A few Coffey Park developers are offering custom-designed, pricey homes; some are marketing cheaper, cookie-cutter houses. All of them want your money locked up in an escrow account before they will pound a nail. The tightly controlled escrow process is supposed to be overseen by neutral third parties who are mandated by law not to favor any party in a transaction.
And therein lies the gravamen of our tale.
THE FAMILY BUSINESSES
Only one of the builders operating in Coffey Park, Gallaher Homes, steers its clients toward a preferred bank. Headquartered in Santa Rosa, Poppy Bank is controlled by the owner of Gallaher Homes, William P. Gallaher. The cross-ownership is a recipe for conflicts of interest, say banking experts who reviewed the situation at the Bohemian‘s request.
Gallaher is a prolific developer. He and several of his family members are prominent public figures in Sonoma County. They operate the Oakmont chain of senior living centers; they invest millions of dollars in real estate ventures; they contribute heavily to the campaigns of local politicians who vote on land issues.
Last year, the Sonoma County board of supervisors awarded Gallaher a contract to redevelop the Chanate hospital complex in Santa Rosa. (The agreement was canceled in July by a superior court judge after neighbors sued, alleging environmental and other harms to the public weal. See “Judge Spikes Chanate Agreement,” July 16.)
Gallaher is chairman of the board of the $1.6 billion Poppy Bank, known until recently as First Community Bank. His daughter, Molly Gallaher Flater, sits on the Poppy Bank board of directors, as does William Gallaher’s brother, Patrick.
The governing panel includes Doug Bosco, the former Congressman who is a partner alongside political lobbyist Darius Anderson in Sonoma Media Investments, which owns most of the print media in Sonoma County, including the Press Democrat.
In its reporting on Coffey Park, the Press Democrat regularly lauds Gallaher Homes’ “partnership” with Poppy Bank in Coffey Park as a “one-stop” solution to the housing crisis, without disclosing that Bosco is a director of the bank.
Poppy Bank was chartered when First Community Bank merged with Blue Gate Bank earlier this year. Gallaher and Flater founded Blue Gate Bank in 2016 with a $30 million capital infusion. Gallaher and Flater served on the board of Blue Gate, as did Gallaher’s business partner and employee, Komron Shahhosseini, who is a member of the Sonoma County Planning Commission. Khalid Acheckzai was appointed CEO of the merged banks, which feature a poppy as its logo.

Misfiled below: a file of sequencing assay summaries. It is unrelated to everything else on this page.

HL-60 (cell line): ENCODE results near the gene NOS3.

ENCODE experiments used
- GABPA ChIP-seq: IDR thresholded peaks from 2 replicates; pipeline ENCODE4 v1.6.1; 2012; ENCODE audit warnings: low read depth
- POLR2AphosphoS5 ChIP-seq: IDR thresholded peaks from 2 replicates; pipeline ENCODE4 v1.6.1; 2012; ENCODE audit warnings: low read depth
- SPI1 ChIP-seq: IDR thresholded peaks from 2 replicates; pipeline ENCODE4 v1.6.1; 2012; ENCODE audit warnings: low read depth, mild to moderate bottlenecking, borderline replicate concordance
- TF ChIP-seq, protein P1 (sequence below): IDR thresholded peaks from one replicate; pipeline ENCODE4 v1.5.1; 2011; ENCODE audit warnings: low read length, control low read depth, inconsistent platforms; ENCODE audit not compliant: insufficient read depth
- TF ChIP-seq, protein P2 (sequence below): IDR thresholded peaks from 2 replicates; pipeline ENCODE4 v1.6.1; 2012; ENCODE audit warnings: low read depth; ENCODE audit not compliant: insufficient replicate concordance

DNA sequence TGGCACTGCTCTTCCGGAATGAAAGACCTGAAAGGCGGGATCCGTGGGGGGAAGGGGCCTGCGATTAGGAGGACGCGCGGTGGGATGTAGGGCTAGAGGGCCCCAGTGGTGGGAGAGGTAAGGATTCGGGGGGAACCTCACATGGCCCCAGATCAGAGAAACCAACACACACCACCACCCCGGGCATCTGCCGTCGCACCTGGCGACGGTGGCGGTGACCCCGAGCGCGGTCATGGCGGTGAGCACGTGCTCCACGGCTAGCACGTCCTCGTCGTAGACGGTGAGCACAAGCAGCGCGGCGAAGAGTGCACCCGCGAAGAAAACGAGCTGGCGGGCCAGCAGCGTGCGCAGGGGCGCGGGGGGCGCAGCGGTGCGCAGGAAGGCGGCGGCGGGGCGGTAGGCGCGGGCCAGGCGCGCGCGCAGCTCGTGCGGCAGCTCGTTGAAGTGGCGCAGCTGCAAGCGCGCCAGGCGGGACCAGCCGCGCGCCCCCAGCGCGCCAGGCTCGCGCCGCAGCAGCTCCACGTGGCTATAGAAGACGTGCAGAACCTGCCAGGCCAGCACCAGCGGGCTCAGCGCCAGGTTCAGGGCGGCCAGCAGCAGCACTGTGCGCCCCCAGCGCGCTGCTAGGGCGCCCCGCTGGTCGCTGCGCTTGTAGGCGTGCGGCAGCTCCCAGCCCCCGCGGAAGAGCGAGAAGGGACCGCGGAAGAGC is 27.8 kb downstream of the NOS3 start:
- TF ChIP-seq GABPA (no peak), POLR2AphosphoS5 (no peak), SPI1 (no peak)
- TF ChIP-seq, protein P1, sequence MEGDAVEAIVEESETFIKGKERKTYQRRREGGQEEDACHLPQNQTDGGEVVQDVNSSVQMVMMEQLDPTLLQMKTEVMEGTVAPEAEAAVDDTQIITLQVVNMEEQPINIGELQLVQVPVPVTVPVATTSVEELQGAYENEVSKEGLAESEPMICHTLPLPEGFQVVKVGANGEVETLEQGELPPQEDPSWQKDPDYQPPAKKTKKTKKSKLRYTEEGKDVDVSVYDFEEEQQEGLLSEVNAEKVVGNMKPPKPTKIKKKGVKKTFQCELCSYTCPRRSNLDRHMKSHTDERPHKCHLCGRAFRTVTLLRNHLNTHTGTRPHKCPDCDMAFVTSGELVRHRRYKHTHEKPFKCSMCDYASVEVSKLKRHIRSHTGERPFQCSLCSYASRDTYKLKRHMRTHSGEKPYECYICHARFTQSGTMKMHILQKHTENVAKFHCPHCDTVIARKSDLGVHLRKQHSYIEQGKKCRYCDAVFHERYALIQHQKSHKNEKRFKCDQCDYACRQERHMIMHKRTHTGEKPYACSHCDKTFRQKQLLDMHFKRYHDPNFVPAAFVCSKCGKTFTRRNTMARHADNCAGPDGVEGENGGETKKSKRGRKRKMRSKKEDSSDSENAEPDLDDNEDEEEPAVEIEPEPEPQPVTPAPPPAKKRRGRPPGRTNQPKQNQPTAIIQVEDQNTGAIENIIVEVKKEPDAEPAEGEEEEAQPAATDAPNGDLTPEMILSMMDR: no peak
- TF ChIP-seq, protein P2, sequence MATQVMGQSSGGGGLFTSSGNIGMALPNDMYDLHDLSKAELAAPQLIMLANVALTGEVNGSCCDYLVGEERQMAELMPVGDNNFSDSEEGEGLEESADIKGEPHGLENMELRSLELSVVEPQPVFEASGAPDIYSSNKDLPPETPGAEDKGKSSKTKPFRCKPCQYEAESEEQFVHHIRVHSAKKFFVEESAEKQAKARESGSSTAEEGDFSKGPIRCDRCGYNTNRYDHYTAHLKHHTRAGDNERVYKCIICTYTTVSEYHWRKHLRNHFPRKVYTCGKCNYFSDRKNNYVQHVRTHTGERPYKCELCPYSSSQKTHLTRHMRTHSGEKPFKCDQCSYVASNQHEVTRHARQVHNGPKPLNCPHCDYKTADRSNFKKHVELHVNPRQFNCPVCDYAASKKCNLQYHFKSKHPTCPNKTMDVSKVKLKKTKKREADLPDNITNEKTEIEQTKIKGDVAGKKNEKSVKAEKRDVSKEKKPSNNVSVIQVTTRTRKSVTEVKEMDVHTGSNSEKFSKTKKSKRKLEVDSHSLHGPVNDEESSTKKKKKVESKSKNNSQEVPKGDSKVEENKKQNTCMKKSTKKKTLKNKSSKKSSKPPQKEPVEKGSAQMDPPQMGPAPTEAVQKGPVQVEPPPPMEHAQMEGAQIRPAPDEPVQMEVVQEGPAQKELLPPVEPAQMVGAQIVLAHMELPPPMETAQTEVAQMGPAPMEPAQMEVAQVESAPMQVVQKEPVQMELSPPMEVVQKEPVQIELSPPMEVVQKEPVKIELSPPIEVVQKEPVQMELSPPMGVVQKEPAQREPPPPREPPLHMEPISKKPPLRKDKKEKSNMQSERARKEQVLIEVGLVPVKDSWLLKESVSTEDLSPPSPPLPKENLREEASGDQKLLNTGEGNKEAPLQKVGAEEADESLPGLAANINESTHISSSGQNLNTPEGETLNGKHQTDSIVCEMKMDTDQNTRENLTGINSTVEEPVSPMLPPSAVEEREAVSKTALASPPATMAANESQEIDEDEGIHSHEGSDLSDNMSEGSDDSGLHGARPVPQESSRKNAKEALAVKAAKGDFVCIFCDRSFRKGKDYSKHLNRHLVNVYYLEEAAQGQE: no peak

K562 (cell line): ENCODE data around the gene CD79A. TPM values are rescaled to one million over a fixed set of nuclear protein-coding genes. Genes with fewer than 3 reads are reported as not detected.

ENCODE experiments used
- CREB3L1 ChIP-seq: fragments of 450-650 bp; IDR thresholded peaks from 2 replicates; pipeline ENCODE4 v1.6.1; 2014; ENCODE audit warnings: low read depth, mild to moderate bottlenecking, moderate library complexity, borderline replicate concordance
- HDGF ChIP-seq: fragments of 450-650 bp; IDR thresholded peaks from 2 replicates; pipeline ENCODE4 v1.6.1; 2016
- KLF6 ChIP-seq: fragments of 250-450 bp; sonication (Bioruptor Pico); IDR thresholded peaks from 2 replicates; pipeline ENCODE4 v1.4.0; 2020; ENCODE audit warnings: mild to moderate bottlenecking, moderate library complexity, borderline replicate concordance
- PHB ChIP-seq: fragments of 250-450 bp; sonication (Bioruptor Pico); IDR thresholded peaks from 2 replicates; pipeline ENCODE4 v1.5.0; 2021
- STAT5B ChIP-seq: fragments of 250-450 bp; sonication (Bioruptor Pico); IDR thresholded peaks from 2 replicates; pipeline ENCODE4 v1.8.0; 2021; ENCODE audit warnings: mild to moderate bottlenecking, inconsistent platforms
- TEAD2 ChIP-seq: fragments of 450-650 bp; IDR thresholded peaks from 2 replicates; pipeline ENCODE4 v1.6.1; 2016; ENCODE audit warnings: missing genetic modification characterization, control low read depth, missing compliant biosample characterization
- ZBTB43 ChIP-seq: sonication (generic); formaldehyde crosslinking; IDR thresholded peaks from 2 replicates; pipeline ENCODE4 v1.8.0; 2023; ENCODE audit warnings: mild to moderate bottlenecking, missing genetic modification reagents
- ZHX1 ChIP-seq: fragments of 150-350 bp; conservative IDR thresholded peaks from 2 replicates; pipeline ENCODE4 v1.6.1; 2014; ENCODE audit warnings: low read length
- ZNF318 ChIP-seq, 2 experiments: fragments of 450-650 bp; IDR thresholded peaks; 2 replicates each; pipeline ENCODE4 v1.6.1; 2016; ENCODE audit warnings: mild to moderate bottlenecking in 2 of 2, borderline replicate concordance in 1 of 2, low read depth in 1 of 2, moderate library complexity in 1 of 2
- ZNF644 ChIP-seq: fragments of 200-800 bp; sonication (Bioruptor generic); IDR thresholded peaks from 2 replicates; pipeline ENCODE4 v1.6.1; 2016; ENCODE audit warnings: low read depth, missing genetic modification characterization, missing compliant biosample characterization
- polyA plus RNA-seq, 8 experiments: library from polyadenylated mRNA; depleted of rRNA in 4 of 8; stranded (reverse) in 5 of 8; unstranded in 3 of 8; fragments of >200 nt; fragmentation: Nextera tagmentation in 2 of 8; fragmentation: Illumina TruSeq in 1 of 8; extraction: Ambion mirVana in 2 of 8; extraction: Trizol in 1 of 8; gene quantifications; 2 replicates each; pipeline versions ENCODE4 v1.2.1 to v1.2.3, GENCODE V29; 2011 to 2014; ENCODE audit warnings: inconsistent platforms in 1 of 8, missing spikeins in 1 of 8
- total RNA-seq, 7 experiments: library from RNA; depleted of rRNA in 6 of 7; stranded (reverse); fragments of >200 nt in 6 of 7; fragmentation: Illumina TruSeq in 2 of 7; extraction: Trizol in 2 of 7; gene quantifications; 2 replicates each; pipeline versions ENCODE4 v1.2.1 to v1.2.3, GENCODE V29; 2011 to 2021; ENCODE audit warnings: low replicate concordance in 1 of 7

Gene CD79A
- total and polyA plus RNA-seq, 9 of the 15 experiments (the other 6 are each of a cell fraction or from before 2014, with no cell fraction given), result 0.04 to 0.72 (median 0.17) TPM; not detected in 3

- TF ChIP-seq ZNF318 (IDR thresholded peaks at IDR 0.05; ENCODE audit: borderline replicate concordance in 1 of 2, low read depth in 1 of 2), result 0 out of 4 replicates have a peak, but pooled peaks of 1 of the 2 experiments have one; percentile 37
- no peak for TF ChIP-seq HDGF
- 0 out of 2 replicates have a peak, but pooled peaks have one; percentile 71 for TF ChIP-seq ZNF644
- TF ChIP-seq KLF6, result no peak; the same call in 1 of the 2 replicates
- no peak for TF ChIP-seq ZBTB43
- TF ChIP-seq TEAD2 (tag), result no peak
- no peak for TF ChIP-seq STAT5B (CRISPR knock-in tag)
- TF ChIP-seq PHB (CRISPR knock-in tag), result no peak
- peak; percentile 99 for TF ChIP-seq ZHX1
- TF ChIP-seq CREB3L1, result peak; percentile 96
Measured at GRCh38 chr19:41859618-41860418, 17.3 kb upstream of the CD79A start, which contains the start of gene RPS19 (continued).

Gallaher Homes is a family-owned and -operated residential developer. According to its website, Gallaher heads the firm he founded in 1979. His wife, Cynthia, is in charge of project design. His son, Will, is an executive. Flater is the chief operating officer, and in charge of the firm’s flagship “Bring Back Coffey Park” project.
Gallaher Homes offers a range of ready-to-roll floor plans at varying costs, all pre-permitted by the city. Brochures distributed by Gallaher Homes at its Coffey Park model home, and on its website, strongly urge potential clients to finance their rebuilds with Poppy Bank—in order to smooth the process and to avoid adverse consequences such as construction delays.
The company advertises, “Gallaher Homes has partnered with Poppy Bank to create a streamlined, easy, and hassle-free financing solution for homeowners.” The bank’s “escrow” officers will “expedite” the nitty-gritty of the rebuild, including ordering building inspections and authorizing disbursements to Gallaher Homes.
And then comes the warning.
Gallaher Homes cautions: “We cannot guarantee a 180-calendar day build time for homeowners utilizing their existing lenders.” Banking experts consulted by the Bohemian say that creating disincentives for not using a preferred bank is a troubling business practice.
PJ Garcia, senior vice president of the Escrow Institute of California, a trade association for escrow officers, opined that it is not ethically acceptable for a bank to perform escrow functions in a deal involving its board members. She is concerned that Gallaher Homes’ warning that clients who do not use Poppy Bank may experience construction delays is a disincentive to using another lender.
“Disincentives are not allowed under lending regulations,” Garcia remarked. “Even if Poppy Bank discloses Gallaher’s control of the bank and Gallaher Homes to its Coffey Park loan clients, the mandate that the escrow process remain neutral is called into question by the very existence of the cross-ownership relationship.”
Poppy Bank’s chief lending officer, Tony Ghisla, says that
the bank is financing about
80 rebuilds in Coffey Park
and is committed to investing